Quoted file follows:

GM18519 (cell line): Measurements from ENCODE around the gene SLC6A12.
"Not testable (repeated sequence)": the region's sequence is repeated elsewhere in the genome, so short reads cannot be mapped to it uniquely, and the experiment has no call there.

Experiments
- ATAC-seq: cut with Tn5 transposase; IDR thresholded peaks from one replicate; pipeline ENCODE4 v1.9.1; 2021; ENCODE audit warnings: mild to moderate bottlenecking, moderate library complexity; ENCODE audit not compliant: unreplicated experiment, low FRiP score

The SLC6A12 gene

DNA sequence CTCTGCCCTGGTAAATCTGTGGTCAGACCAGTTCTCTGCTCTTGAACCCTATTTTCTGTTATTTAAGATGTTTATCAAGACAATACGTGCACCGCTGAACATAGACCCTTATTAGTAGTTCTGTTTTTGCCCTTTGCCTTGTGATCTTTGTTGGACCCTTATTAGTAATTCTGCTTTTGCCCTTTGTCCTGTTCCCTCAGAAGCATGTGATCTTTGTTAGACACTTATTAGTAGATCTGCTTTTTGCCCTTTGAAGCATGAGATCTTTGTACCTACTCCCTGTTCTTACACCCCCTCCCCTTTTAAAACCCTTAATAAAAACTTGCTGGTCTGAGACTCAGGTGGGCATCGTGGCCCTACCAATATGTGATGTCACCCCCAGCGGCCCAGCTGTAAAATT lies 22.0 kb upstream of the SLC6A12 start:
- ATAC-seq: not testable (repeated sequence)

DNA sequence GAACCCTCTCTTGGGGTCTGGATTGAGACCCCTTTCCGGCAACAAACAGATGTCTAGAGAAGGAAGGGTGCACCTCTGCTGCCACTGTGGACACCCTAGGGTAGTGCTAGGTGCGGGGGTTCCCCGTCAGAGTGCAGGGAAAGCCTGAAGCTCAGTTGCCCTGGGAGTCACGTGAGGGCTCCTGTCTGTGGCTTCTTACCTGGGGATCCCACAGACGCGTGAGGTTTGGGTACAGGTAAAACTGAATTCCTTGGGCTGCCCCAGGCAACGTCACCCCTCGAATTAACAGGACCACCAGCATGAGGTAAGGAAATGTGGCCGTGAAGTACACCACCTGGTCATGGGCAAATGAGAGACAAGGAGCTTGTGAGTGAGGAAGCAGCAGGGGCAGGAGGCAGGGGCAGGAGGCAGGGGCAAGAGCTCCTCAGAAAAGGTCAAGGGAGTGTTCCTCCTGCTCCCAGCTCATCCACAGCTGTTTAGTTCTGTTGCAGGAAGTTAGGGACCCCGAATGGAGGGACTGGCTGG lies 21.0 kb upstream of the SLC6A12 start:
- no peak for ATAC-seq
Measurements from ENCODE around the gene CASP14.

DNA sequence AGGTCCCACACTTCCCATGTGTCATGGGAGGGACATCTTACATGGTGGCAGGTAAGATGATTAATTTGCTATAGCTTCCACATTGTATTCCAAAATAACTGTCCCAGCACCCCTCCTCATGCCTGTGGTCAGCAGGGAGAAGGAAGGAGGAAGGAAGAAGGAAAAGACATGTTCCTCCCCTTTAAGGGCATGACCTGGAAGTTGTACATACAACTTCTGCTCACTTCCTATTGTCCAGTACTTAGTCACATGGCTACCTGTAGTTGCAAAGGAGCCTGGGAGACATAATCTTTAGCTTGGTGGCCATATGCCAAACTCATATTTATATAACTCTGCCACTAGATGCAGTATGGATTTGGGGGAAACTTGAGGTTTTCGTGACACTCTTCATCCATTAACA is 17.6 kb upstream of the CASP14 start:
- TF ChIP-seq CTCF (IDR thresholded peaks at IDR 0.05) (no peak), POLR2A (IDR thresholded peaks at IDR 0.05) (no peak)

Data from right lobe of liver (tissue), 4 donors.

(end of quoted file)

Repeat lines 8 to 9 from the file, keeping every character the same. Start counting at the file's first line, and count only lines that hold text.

DNA sequence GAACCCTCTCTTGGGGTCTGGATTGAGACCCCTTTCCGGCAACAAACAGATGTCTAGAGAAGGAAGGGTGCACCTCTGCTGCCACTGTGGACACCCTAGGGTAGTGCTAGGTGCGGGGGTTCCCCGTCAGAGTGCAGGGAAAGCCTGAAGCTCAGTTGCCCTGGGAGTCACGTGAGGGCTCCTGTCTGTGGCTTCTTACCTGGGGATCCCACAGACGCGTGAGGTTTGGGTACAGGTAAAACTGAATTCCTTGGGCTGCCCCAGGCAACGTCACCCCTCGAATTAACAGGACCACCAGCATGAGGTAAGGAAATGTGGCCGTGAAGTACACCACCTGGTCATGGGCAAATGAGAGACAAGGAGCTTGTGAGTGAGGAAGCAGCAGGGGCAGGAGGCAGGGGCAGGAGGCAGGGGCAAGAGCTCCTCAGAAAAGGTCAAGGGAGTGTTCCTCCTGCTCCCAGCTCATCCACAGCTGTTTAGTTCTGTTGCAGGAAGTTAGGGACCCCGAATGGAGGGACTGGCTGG lies 21.0 kb upstream of the SLC6A12 start:
- no peak for ATAC-seq